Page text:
Last year, I left my job as a marketing manager at a Big 5 publishing house to become a full-time freelance content writer and editor. I had been building a client base for some time, and the decision to leave the industry after working in it for my entire career was exciting, while also extremely scary.
People make career pivots for many different reasons. Perhaps they’re feeling disenfranchised with their current job or field due to changes in the industry. Maybe there’s something they’ve always wanted to do but for whatever reason haven’t felt like it’s the right time. Or their personal feelings have evolved.
Changing course can feel overwhelming, but it can be done. If you’re contemplating a shift in career, here are some factors to consider, along with steps to take toward realizing your goal.
A career pivot is a purposeful change of direction into a new position, field, or industry. While it is sometimes used interchangeably with career change, a pivot usually isn’t a complete transformation; instead, it takes into account the skills, experiences, accomplishments, and knowledge you’ve gained in your professional life thus far and applies them to a new course.
Now you’re probably wondering, “How can I make my career change successful?” Here’s how to get started.
If you hate your current job, that’s probably not enough reason to make an entire career change. It may just be that you need a new job elsewhere.
Think about why you dislike your job. Is it the role? The people? The environment? If you’ve been in your position for a long time and know it’s the work, not the company, then it may be time to consider looking toward something new.
You should take some time to really reflect on what’s going wrong and what’s going right. The “right” part is just as important as the “wrong” part, because it will help you know what you might want in a new career. It’s a good idea to write down your likes and dislikes, too.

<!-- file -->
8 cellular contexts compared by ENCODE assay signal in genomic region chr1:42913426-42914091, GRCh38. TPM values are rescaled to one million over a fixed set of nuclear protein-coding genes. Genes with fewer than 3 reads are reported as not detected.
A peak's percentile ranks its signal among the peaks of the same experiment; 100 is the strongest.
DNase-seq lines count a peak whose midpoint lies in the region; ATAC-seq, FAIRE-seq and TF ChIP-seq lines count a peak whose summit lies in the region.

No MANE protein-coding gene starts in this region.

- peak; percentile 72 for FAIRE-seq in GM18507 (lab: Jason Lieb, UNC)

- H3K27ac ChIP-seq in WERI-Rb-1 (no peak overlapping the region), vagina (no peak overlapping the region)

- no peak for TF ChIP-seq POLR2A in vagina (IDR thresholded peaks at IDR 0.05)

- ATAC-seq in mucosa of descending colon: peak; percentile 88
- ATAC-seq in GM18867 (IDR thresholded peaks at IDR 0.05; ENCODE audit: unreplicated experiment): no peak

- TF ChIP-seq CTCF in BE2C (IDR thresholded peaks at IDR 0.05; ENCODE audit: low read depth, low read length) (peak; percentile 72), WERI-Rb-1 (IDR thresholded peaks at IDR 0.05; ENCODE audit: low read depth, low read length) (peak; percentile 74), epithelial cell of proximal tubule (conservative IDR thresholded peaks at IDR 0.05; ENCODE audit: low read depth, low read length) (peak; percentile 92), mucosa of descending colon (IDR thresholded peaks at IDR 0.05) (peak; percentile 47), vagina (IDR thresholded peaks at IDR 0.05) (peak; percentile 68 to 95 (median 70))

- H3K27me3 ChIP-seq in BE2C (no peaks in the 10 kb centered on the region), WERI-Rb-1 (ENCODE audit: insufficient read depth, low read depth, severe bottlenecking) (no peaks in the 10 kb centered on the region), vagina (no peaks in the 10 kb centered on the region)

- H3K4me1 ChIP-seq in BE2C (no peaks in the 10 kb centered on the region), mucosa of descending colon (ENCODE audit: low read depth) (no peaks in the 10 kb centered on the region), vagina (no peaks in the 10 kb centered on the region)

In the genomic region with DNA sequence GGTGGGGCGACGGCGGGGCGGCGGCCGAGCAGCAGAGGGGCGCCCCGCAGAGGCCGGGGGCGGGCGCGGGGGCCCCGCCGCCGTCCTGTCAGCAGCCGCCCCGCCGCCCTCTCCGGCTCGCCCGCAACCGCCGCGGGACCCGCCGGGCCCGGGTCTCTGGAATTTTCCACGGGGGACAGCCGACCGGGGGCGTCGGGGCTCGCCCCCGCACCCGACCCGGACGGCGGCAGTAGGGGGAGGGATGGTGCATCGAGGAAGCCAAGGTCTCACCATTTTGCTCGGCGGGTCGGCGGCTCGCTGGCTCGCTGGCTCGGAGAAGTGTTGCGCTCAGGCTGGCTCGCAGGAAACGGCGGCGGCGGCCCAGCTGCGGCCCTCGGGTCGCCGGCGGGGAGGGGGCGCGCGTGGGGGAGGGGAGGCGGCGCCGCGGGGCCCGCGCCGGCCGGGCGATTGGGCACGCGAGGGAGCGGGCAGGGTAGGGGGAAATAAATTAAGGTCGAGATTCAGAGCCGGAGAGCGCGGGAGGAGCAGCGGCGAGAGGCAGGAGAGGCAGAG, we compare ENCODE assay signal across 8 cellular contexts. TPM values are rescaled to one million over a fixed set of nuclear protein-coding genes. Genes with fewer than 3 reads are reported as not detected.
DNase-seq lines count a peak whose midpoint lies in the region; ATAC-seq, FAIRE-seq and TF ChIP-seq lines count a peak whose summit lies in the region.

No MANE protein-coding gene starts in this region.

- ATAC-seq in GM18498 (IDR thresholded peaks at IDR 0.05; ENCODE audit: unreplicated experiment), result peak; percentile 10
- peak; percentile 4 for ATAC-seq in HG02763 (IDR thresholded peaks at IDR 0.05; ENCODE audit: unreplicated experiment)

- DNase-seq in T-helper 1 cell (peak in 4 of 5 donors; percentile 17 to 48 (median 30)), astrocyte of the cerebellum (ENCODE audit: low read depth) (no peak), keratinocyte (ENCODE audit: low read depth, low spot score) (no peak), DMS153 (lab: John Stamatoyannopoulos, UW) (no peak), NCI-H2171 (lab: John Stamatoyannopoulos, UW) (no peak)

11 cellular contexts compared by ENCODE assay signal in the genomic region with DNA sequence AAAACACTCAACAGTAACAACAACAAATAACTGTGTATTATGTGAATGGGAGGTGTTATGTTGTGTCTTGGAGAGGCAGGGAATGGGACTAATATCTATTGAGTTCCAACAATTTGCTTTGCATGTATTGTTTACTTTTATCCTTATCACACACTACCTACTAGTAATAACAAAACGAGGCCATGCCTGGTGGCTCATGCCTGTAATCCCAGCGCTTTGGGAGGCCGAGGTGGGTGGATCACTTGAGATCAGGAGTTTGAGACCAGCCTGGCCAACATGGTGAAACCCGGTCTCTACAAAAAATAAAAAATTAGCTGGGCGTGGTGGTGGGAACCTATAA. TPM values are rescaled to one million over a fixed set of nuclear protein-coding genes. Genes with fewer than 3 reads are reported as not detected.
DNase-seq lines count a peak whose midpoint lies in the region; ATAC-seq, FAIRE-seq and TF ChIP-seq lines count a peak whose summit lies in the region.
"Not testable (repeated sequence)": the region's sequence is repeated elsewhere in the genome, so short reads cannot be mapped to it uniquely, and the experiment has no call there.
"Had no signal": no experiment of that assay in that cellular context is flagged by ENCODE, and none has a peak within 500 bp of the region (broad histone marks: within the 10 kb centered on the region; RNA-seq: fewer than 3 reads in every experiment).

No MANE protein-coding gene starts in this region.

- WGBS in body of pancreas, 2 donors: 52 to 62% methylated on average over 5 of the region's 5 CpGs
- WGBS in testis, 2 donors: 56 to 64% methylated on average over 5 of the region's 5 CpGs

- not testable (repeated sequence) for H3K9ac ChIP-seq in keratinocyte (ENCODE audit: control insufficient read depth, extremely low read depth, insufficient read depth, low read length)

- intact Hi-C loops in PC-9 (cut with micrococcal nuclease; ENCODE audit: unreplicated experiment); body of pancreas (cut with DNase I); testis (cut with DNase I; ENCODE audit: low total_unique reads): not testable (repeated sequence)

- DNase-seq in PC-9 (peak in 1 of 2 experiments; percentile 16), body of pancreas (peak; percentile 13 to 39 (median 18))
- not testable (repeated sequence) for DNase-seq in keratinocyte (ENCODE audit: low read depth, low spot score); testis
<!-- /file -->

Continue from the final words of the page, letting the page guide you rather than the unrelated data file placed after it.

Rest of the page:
Whatever your motivation is, even if you’re happy with your current job but just want a change, it’s important to understand what’s driving you to make that change before you actually do it. This will help you understand what might be more fulfilling work and find something you really love.
Write down your top skills, favorite activities, and other attributes. You should account for soft skills like strong work ethic and communication, along with hard and technical skills. This exercise will help you understand what you might be able to transfer to another career and figure out what lines of work are appropriate.
You should also make note of what you like to do, even if it’s not directly related to a career. Again, this can help you identify other paths. After all, you don’t want to make a career pivot only to find that you hate your new work.
Think about what your ideal job looks like, even if you think it’s outside the realm of possibility. Right now, you should only be thinking about what you want, not the skills or education you’ll need to have to get there.